10 Dec 2012

Speed, working memory and ageing

Numerous authors have examined the relationship between speed of processing, working memory and age, and debated the role of these concepts in understanding individual differences in cognitive ability. There are arguments as to the relative contributions of both concepts, and most theorists tend to agree that slowing is the explanation for cognitive decline.

Using tasks that draw on working memory (holding placekeepers in mind) and fluid intelligence (task complexity incrementally increasing), it has been found that both speed and working memory are important for our understanding of individual differences. It is unlikely that speed of processing can completely explain the decline in fluid intelligence with age.

The reason may lie in the notion that something that is outside of and not integral to a factor (speed) cannot be as important as something within a factor (such as working memory) and can not account for the decline in intelligence with age. Speed of test-taking is also not sensitive to complexity manipulations, which is directly associated with fluid intelligence.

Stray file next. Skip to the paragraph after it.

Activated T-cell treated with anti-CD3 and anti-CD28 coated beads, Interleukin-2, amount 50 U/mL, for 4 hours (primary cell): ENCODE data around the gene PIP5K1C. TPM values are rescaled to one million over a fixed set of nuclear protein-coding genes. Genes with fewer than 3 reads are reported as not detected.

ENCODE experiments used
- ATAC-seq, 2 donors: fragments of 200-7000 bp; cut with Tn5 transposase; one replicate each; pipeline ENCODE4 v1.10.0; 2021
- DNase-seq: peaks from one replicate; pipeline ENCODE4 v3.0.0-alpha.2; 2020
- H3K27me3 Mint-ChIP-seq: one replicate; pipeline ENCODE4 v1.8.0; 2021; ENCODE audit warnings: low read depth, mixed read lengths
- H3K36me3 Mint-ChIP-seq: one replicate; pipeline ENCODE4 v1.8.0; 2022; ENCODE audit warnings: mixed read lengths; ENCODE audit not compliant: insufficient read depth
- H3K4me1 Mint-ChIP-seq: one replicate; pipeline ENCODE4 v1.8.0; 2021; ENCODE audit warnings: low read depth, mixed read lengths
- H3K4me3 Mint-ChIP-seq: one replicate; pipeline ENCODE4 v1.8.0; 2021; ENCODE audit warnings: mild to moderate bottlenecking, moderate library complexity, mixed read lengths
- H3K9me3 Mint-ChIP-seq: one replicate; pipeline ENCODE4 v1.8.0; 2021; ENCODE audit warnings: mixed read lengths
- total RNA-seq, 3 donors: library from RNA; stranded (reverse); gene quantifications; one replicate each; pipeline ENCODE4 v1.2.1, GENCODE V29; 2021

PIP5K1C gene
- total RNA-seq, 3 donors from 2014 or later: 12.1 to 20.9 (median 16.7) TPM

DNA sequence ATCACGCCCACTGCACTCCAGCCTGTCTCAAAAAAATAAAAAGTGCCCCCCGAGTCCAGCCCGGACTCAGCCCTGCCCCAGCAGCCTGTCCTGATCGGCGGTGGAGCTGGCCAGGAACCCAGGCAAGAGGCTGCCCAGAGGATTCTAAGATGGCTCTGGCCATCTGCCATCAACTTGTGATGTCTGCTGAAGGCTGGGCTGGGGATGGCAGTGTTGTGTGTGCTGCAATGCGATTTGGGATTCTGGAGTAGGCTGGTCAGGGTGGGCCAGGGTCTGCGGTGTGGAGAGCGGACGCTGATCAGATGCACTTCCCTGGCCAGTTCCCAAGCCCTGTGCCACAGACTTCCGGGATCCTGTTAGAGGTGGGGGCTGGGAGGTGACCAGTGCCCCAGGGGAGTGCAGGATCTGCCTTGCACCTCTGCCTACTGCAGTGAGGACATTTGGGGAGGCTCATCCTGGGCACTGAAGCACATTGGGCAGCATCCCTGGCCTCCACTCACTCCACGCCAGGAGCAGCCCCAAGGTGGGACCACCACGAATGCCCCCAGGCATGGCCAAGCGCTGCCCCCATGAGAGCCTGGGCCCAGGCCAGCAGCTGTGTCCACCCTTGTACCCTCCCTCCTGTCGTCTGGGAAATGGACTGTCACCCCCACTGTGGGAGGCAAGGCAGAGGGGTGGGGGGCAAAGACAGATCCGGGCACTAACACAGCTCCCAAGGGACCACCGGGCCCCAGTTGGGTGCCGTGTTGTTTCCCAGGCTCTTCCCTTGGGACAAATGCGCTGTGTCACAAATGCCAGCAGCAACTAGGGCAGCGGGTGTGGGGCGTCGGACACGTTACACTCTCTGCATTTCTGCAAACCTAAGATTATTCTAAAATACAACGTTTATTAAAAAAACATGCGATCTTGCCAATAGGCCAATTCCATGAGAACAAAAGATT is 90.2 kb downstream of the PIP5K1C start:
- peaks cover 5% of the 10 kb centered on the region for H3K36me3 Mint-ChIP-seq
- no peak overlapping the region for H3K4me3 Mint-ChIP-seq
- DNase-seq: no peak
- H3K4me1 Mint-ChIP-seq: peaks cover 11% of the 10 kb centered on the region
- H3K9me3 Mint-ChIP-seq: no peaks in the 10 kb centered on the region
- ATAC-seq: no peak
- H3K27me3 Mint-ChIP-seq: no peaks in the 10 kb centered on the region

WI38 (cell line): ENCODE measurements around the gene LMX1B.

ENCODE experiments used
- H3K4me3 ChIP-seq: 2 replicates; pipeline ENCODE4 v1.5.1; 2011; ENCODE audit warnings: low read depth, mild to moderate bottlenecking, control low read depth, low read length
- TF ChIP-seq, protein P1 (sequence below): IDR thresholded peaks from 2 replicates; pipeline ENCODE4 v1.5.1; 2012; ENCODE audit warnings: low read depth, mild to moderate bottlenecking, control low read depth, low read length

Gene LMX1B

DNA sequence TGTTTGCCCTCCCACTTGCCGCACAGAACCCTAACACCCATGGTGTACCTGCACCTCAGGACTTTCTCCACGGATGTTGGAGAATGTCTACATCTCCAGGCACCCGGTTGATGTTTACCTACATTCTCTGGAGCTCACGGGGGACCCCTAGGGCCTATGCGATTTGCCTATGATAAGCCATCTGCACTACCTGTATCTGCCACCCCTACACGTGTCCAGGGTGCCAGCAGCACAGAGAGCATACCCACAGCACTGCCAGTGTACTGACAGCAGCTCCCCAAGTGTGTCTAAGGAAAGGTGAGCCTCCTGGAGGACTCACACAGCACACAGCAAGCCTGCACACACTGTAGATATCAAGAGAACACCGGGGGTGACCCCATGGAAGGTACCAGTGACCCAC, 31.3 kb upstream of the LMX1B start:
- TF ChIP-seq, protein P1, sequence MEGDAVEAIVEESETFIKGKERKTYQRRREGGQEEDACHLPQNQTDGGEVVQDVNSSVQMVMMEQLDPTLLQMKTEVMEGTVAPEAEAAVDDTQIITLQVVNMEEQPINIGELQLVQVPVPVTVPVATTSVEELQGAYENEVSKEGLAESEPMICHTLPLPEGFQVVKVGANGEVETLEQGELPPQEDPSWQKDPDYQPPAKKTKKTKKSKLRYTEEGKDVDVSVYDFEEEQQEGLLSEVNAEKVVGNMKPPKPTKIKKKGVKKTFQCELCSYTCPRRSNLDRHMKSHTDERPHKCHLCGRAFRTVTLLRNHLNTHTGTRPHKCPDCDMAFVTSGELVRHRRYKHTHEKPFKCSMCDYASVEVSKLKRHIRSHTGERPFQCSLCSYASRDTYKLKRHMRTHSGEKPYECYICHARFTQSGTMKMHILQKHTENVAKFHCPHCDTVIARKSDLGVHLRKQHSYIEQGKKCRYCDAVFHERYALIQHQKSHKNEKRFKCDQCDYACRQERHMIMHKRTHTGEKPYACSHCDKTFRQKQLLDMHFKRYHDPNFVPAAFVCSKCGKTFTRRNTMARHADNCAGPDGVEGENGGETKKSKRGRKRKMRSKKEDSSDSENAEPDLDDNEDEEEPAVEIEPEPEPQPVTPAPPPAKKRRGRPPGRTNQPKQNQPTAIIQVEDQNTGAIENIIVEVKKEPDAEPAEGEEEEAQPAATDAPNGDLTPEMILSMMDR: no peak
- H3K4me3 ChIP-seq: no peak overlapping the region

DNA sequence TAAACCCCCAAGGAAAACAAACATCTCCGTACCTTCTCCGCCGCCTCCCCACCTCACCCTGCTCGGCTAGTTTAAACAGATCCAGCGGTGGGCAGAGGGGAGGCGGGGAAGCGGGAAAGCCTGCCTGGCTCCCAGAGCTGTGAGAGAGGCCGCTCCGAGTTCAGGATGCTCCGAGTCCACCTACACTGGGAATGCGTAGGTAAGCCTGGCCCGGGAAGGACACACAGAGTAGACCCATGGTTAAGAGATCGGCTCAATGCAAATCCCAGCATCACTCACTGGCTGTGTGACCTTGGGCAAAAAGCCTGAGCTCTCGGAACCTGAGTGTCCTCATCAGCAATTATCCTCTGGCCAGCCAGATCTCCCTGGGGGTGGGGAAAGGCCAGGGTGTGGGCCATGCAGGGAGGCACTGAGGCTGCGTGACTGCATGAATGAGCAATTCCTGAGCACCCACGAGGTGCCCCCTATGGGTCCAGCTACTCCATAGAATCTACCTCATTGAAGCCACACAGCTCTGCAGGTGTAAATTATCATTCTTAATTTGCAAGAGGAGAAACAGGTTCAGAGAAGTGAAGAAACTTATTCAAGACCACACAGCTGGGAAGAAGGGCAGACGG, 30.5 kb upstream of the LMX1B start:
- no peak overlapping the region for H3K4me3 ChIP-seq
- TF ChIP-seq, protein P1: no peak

There are also numerous types of speed of processing, which have different relationships with intelligence.

The relationship between aspects of intelligence and age, which are likely to be important to those organisations hiring or training older workers, are complex. But we are here to help!  We have a range of measures of cognitive ability, including those tapping working memory, speed of information processing, fluid and crystallised intelligence. We administer and score the tests and give you a report on the outcomes, including a thorough analysis of results and recommendations.

Contact us to find out more.

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